Starting a new job is never easy — trying to remember everyone’s name, completing endless tax and insurance forms (beneficiaries???? ) . . . not to mention mastering the corporate jargon.
The roadblock I hit: “Cannabis” versus “Marijuana”– What is the correct word to use?
I have always preferred the term “cannabis,” because that’s what it is. “Marijuana,” on the other hand, has a less than “dictionary perfect” history.
So which word is right? And does that make the other one wrong?
Who said what? When? Where …and Why?
“Cannabis” is the botanical name for the plant genus cannabis.
In the United States, “marijuana” is derived from “Marihuana,” a word carried over by migrants fleeing the Mexican Revolution. It’s exact origin remains a mystery, but sources confirm that Mexican immigrants used the term in the early 1900s to refer to the cannabis they consumed after a long day of work.
But a man named Harry Anslinger had big plans for “marijuana.“
Anslinger served as the first commissioner of the Federal Bureau of Narcotics for over 30 years starting in 1930 and was extremely anti-cannabis. During his tenure, he led a campaign to criminalize the plant and would repeatedly and intentionally use “Marijuana” in an attempt to associate the plant with immigrants.
During this time, unemployment and poverty heightened resentment and fear toward immigrants and minorities. By appealing to the xenophobia and economic anxiety that was prevalent at the time and leaning into the “supposed connection” between the immigrants and cannabis, Anslinger was able to gain public support for the criminalization of cannabis.
Then came a little movie called Reefer Madness. This film served as propaganda to fuel panic and fear about cannabis and would mark the beginning of cannabis criminalization and the start of what we now recognize as the War on Drugs. This 1936 propaganda film and Ansliger’s persistent, one-man misinformation campaign contributed to widespread panic and fear about cannabis. Anslinger’s propaganda and fear-mongering laid the groundwork for the war on cannabis that would soon follow.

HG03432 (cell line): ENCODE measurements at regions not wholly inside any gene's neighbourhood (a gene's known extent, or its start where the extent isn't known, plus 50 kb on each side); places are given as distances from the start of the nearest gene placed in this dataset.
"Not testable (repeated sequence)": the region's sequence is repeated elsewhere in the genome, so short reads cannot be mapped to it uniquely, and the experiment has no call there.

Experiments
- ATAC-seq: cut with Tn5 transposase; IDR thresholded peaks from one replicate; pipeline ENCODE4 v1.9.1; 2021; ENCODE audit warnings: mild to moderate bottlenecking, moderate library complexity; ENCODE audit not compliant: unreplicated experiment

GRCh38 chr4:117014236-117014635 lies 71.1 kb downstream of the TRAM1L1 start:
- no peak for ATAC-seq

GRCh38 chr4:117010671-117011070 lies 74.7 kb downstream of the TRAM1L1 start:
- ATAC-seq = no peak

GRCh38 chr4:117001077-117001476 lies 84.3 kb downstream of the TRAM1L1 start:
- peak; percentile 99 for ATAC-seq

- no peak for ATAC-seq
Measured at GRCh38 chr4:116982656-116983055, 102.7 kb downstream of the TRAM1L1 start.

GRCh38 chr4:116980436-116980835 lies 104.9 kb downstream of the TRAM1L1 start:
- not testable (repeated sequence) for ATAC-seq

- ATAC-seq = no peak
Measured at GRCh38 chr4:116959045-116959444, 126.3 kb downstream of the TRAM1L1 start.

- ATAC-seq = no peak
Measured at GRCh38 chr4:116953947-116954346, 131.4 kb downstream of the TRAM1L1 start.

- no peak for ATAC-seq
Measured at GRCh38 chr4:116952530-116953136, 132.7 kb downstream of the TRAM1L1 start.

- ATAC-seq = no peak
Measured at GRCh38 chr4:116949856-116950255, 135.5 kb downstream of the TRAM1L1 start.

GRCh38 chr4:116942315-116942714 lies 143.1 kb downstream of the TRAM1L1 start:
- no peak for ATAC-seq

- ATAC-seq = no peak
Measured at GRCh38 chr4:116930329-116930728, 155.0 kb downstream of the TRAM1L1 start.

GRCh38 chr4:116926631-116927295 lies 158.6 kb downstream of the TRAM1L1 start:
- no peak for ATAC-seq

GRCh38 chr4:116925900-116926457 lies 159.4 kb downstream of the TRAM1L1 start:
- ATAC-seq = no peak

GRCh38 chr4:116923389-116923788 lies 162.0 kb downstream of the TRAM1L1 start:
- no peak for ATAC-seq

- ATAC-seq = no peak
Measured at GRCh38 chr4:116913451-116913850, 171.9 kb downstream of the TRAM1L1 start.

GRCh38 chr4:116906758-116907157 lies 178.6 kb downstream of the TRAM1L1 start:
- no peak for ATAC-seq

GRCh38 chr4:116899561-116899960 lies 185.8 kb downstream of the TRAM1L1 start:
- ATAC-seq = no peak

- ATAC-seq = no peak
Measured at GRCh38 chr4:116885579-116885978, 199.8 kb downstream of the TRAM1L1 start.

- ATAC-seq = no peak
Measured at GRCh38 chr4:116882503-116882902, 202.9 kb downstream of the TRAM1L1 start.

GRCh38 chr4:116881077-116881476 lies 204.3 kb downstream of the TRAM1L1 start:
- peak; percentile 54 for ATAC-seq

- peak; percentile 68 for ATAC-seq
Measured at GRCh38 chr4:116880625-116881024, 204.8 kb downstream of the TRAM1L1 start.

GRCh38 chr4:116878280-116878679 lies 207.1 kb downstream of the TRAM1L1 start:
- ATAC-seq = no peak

Testifying before Congress in 1937, he encouraged its immediate prohibition. Get a load of this:
“Marijuana is the most violence-causing drug in the history of mankind,” he said during his testimony. “Most marijuana smokers are Negroes, Hispanics, Filipinos and entertainers. Their satanic music, jazz and swing, result from marijuana usage.”
The Marijuana Tax Act of 1937 prohibited the sale and use of cannabis and marked the start of a global anti-cannabis campaign with irreparable damage. The war on cannabis epitomized America’s growing prejudice toward the influx of Mexican immigrants and Black people.
Word for Word
So based on what I’ve laid out so far, one could think that using “marijuana” is an example of systemic racism, a continuation of Anslinger’s xenophobic and racially-charged propaganda. Using the word “cannabis” is the way to go. It’s the scientific word, after all.
Well, not so fast.
It’s all about saying what you mean and meaning what you say. For example: “gay marriage” or “marriage equality”? It’s one thing and not the other. “Black” or “African-American”? They are not the same. Why “climate change” instead of “global warming”? Simple: “climate change” is more accurate. The fact is that language and terminology evolve.
Sometimes this happens organically. Other times, it’s forced.
Earlier this year, Gov. Gretchen Whitmer announced that Michigan’s Marijuana Regulatory Agency would be renamed the Cannabis Regulatory Agency. Last month, the governor of Washington signed a bill changing “marijuana” (which was used previously) to “cannabis” throughout the Revised Code of Washington. This month, the US House of Representatives passed the MORE Act for the second time which, if passed, would replace all statutory references to “marijuana” with “cannabis.”
So what am I trying to say?
It’s complicated. A one-size-fits-all model simply does not work. When it comes to cannabis or marijuana, a single word doesn’t define what it is or incorporate, celebrate, and educate its history.
So it comes down to this: Everyone should make informed decisions on word choice.
We have the right to say whatever we want, but it also means that others have the right to criticize and differ in opinion. We all know that freedom of expression does not mean freedom from consequence and critique.
People should make informed decisions about what word they want to use, and they shouldn’t be demonized for it. While this is worthy of debate, we would be better served by working toward ending cannabis criminalization. After all, the words “marijuana” or “cannabis” did not lock people up; its the oppressive and racist laws and their enforcement that continue to decimate so many communities and generations.